Most people that enjoy a specific media like music or movies or anime, just casually consume the entertainment, maybe they might keep up on a little of the news in the field, they recognize the biggest brands and companies in the art form, they might know a few major artists or performers, and that’s about it. A significantly smaller group of fans might like the media enough to go the extra mile and support artists in the field or to buy special merch to decorate their homes. Then there is a truly tiny group of super fans that live and breath their beloved entertainment. They pursue careers in the field, they join organizations to help support the art form or to foster new fans and they do whatever they can to spend as much time surrounded in their media as possible. And after that there is a very rare few, maybe just a handful of people across the globe, that step beyond the support and immersion of the media world to actually reach out to change the course of their beloved art with their own two hands! Unfortunately, like so many rare and exotic things, these people often pass from this world without the larger fandom knowing or understanding how their actions helped create the world we see to day.
What is an AMV?
First a quick reminder of what a AMV is, so the rest of the post makes more sense. An AMV or Anime Music Video is much like it’s more mundane counter part the Music Video (something you used to be able to see on MTV). Though the two forms of media are similar there are some key points that are quite a bit different between the AMV and standard music video. For one thing, though a standard music video might have video clips to demonstrate the lyrics of the song, it doesn’t have to and some music videos can be quite abstract with the video having little to do with the song it is paired with. While an AMV in comparison, almost always has video clips that closely match the lyrics of the song it’s paired with and the song is usually chosen specifically to match the anime series displayed in the AMV.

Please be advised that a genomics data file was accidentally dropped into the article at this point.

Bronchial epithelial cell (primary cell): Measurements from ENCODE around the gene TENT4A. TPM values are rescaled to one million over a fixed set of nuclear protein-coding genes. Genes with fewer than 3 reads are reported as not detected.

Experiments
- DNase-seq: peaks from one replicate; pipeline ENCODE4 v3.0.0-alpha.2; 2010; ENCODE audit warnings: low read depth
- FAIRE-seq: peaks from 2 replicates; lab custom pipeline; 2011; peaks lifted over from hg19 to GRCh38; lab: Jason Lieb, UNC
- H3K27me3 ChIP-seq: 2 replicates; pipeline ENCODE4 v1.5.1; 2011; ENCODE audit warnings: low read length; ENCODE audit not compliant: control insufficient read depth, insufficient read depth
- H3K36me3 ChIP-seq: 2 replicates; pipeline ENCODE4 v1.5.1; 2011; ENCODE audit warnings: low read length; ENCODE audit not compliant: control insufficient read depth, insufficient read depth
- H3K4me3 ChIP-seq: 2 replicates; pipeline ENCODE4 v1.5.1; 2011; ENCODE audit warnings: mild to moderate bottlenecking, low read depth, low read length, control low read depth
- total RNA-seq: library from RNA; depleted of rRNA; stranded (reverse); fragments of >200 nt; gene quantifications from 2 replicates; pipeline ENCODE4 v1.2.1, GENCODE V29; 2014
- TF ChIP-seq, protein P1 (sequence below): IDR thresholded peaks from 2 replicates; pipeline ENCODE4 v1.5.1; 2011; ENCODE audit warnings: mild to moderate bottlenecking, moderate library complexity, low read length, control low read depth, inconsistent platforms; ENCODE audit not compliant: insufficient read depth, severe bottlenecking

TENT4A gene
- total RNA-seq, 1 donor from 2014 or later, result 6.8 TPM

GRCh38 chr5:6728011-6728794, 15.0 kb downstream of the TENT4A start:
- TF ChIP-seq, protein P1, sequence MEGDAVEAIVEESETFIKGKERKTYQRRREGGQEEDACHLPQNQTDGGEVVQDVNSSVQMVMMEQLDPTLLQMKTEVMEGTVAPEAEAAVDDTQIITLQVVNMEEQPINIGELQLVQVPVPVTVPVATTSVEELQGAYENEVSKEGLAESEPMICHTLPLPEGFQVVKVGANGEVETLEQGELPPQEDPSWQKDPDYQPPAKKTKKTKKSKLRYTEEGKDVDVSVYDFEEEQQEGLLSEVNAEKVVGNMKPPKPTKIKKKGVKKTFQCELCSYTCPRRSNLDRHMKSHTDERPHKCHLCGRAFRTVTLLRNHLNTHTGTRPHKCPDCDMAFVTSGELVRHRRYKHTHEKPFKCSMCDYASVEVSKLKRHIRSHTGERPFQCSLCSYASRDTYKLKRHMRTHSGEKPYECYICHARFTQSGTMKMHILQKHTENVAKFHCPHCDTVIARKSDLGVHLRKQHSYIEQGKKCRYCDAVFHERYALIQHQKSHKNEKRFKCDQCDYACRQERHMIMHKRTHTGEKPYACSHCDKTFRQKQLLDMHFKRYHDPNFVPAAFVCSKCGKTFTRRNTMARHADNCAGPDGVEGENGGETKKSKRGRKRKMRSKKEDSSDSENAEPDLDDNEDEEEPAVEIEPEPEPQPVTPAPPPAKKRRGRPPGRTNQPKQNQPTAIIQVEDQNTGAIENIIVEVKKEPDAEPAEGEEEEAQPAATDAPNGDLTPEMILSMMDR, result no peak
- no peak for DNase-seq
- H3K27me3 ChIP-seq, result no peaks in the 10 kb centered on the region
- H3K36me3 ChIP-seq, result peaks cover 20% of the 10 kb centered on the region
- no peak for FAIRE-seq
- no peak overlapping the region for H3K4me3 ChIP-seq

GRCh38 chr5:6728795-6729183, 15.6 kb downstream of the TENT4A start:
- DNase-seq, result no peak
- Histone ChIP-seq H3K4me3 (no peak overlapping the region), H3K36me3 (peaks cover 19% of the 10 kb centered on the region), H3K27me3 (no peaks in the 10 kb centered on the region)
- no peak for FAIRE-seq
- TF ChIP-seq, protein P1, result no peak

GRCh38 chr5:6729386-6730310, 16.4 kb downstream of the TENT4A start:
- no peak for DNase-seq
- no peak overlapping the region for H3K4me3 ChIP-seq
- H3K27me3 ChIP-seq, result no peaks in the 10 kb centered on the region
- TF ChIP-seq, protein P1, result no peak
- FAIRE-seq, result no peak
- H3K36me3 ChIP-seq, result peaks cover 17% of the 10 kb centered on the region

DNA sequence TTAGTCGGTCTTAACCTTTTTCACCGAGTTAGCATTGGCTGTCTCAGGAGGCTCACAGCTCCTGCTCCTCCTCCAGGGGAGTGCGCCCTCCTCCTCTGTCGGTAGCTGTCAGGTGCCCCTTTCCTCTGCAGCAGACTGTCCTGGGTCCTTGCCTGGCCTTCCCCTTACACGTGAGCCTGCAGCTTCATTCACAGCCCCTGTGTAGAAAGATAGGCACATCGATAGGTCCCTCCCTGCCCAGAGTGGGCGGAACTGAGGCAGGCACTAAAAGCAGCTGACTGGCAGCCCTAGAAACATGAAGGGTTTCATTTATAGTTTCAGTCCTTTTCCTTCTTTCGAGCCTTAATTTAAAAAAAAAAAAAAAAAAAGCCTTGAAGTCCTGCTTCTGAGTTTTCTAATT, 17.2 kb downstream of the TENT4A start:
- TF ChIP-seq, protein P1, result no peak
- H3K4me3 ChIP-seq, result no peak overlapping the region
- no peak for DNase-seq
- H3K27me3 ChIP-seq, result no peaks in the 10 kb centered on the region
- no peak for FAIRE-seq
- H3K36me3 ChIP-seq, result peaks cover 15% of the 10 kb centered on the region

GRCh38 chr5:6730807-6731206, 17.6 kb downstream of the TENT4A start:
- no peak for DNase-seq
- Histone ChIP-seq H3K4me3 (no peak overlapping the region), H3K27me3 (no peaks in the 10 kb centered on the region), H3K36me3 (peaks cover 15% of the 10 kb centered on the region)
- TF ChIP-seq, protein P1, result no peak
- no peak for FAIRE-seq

The First AMV Creator, Gone!
Earlier today while I was scrolling through my favorites feed on WordPress, skimming through the blogs I follow and passing out stars, I spotted a very shocking and unfortunate headline. The man who created the first AMV had passed away! Lesley at Lesley’s Anime and Manga Corner, kindly brought to light the creator of the first AMV as a kind of memorial tribute to one of the not widely know founders of anime culture outside of Japan. Though I consider myself a fairly well rounded anime fan that knows a bit about anime history, I had no idea that this person created the first AMV. In fact, I didn’t even know that it was an anime fan from outside of Japan that had created the first AMV. I had always assumed that AMV’s had been first created in Japan and like anime had slowly dispersed from Asia to the rest of the world.
How a fan started it all!
James Kaposztas created the first AMV in the early 1980’s using VCR cassette tapes of his favorite anime and some very ingenious editing. At just 21 years old, Kaposztas turned his passion for anime into a completely new art form that the world had never seen before. Keep in mind that when he was creating this first AMV, music videos of any kind were still very new and weren’t widely known about or watched by many people. Even fewer people would have had the knowledge and creativity to create one of their own. MTV had been launched just one year before Kaposztas created the first AMV! From this first baby step of video editing, the world of AMV quickly grew and now an anime convention wouldn’t be complete without an AMV competition. Modern AMV competitions can be quite intense with teams working together to create professional grade works of art.